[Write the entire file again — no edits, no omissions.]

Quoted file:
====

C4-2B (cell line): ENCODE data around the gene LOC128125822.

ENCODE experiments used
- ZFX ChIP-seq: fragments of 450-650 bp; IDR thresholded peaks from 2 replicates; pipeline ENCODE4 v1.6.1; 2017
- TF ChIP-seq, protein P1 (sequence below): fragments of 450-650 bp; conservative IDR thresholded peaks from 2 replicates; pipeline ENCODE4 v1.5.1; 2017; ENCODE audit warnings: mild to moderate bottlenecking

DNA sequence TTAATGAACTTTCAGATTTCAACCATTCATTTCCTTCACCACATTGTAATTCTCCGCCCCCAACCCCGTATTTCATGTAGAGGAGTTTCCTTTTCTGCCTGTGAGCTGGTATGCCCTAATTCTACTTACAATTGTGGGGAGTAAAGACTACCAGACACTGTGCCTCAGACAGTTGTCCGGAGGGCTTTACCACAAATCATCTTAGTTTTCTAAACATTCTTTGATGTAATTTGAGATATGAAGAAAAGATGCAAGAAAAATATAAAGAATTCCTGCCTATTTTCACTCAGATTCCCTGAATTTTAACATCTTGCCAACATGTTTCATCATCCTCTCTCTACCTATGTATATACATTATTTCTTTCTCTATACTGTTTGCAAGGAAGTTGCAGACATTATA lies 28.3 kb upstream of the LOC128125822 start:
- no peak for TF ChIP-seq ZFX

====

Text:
C4-2B (cell line): ENCODE data around the gene LOC128125822.

ENCODE experiments used
- ZFX ChIP-seq: fragments of 450-650 bp; IDR thresholded peaks from 2 replicates; pipeline ENCODE4 v1.6.1; 2017
- TF ChIP-seq, protein P1 (sequence below): fragments of 450-650 bp; conservative IDR thresholded peaks from 2 replicates; pipeline ENCODE4 v1.5.1; 2017; ENCODE audit warnings: mild to moderate bottlenecking

DNA sequence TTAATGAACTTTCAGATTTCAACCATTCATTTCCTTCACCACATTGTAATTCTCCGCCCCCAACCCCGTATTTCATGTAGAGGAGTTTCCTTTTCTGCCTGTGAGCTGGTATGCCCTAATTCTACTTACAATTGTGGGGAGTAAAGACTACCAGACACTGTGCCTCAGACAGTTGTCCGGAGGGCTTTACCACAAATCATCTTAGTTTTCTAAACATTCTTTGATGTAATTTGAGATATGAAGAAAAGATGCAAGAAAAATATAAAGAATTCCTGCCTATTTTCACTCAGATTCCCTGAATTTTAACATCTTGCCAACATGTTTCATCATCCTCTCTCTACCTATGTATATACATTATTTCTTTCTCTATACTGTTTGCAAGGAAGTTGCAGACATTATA lies 28.3 kb upstream of the LOC128125822 start:
- no peak for TF ChIP-seq ZFX